Yuki ATX stands out as Austin’s premier hand roll bar, offering made-to-order hand rolls available à la carte or in set combos featuring various options. While the concept is enticing, I'd suggest opting for the raw fish selections over the cooked crustaceans and shellfish, as they tend to be mixed with mayo that's overly sweet for my taste. Although the sushi can sometimes be on the sweeter side and the pieces inconsistent, I find solace in their flavorful green tea rice.

Uroko $-$$

I really enjoy Uroko for its casual omakase and handrolls. The handrolls are served cold in the traditional style, unlike the warm rice ones you might find in LA. They're also reasonably priced - you can probably be full after two of them for around $6-8 each. If you want the best value, try their make-your-own temaki set and assemble your own handrolls! Check out their menu online by clicking here.

On Fridays and Saturdays, Uroko's neighboring omakase concept, Tonari, offers a 45-minute omakase for $84 per person, which includes 12 tastings. I find the toppings to be excellent, but the fish is not as warm as I prefer, and the rice isn't as high quality as Chef Mike's at Tsuke Edomae. Nevertheless, it's still a great experience, and you can reserve the omakase here.

Chef Teddy $$-$$$

Chef Teddy is a personal friend of mine who offers at-home sushi box deliveries and hosts sushi parties for customers. He is a skilled specialist in making sushi rolls and nigiri sets. I discovered him through Instagram where he was originally selling poke bowls for delivery. Delivery costs are usually included in the price, and he regularly posts daily specials on his Instagram page. The quality of the sushi he serves is exceptional, with fresh and high-quality fish. His rolls are particularly delicious. You can easily reserve platters or private events by DM-ing him on Instagram.

Chef Choo Omakase $$-$$$

Chef Choo is a former sushi chef at Haru, Hanabi, and Ichiumi, and since leaving those restaurants, their sushi quality has gone downhill. During the pandemic, Chef Choo thrived by offering at-home sushi platters and omakase. He still offers the at-home omakase boxes and has also opened a brick-and-mortar store selling grab-and-go sandos and omakase boxes. The sushi quality is a lot better than what Haru used to offer. However, the cost of the take-home sushi may seem a bit high, in my opinion. It's better to buy a large box and share it with a group, as his larger boxes, which have around 45 pieces of sushi, cost around $390. A personal sushi bento costs around $30. You can reserve and purchase his products through this link.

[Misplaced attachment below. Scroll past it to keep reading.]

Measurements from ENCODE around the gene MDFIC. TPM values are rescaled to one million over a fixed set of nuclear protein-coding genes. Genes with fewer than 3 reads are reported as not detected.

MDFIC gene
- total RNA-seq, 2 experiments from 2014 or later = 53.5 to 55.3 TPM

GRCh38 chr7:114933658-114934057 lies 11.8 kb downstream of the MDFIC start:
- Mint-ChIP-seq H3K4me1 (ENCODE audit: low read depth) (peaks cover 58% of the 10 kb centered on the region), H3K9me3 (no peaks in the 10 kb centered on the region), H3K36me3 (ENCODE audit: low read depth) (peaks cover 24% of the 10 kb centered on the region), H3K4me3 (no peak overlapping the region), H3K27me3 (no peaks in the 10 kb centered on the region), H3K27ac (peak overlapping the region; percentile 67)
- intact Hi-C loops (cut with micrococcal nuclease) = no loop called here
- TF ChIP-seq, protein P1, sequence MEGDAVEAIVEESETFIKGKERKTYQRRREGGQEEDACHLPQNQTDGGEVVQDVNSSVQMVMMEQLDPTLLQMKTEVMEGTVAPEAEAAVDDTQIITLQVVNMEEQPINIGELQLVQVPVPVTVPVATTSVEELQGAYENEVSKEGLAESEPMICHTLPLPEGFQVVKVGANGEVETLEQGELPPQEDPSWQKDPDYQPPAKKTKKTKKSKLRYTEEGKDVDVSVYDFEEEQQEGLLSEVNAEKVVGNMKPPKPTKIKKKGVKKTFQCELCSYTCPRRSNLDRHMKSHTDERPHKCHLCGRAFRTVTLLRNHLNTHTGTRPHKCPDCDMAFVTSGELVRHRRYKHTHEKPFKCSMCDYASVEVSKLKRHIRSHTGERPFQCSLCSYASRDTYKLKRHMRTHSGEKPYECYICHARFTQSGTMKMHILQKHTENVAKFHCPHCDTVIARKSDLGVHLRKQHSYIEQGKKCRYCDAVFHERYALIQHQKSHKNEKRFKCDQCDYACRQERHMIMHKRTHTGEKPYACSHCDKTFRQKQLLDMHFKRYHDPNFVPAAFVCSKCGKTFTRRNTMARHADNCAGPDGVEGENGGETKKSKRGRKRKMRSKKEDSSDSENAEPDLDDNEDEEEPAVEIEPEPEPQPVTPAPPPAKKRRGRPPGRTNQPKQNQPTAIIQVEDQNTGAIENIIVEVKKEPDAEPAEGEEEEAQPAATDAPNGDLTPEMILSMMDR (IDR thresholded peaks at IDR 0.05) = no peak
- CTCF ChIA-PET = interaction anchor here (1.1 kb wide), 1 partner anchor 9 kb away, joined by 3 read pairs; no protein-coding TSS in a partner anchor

Kome $-$$

Kome is my go-to spot for affordable sushi and rolls. While the fish may not be of the highest quality, I absolutely love their roll combos. I recommend trying the Spooky rolls, Sunshine roll, and more. The flavor combinations are truly unique and delicious. The only downside is that Kome can get pretty busy and wait times can be long, although it's not as bad during off hours and weekdays. You can find their menu here, but be aware that they do not accept reservations.

Osaka Mansun $-$$

As someone who grew up in Austin, I noticed that most sushi spots in town were Korean-owned. While many were average, Osaka Mansun stands out for its decent fish quality and well-seasoned rice. Some of the fish can be a bit fishy, but they offer large slices and affordable options. This mom and pop sushi joint is perfect for a casual weekday meal. Check out their menu here. It's my favorite Korean-owned casual sushi spot.

Muse Fusion $

I was pleasantly surprised by the taste and quality of Muse Sushi. If you're looking for Americanized-style sushi, this is the spot for you. The atmosphere is fast-casual, and the prices are low for sushi. However, it's worth noting that if you don't enjoy cream cheese, tempura in sushi, or imitation crab, then this may not be your favorite spot.

That said, I tried the salmon and hamachi, and both were really good and not too fishy. The flavor combinations are decadent and definitely cater to those looking for more American-style sushi and rolls. It's worth noting that Muse Sushi is owned by the same people who run Happyrito in Lakeline. You can check out their menu here.

There are many options for sushi in Austin, but these are my top picks for various price ranges. I have not yet had a chance to try Otoko, Sushi Bar, Osome though I have friends who have who still say the best is Tsuke Edomae.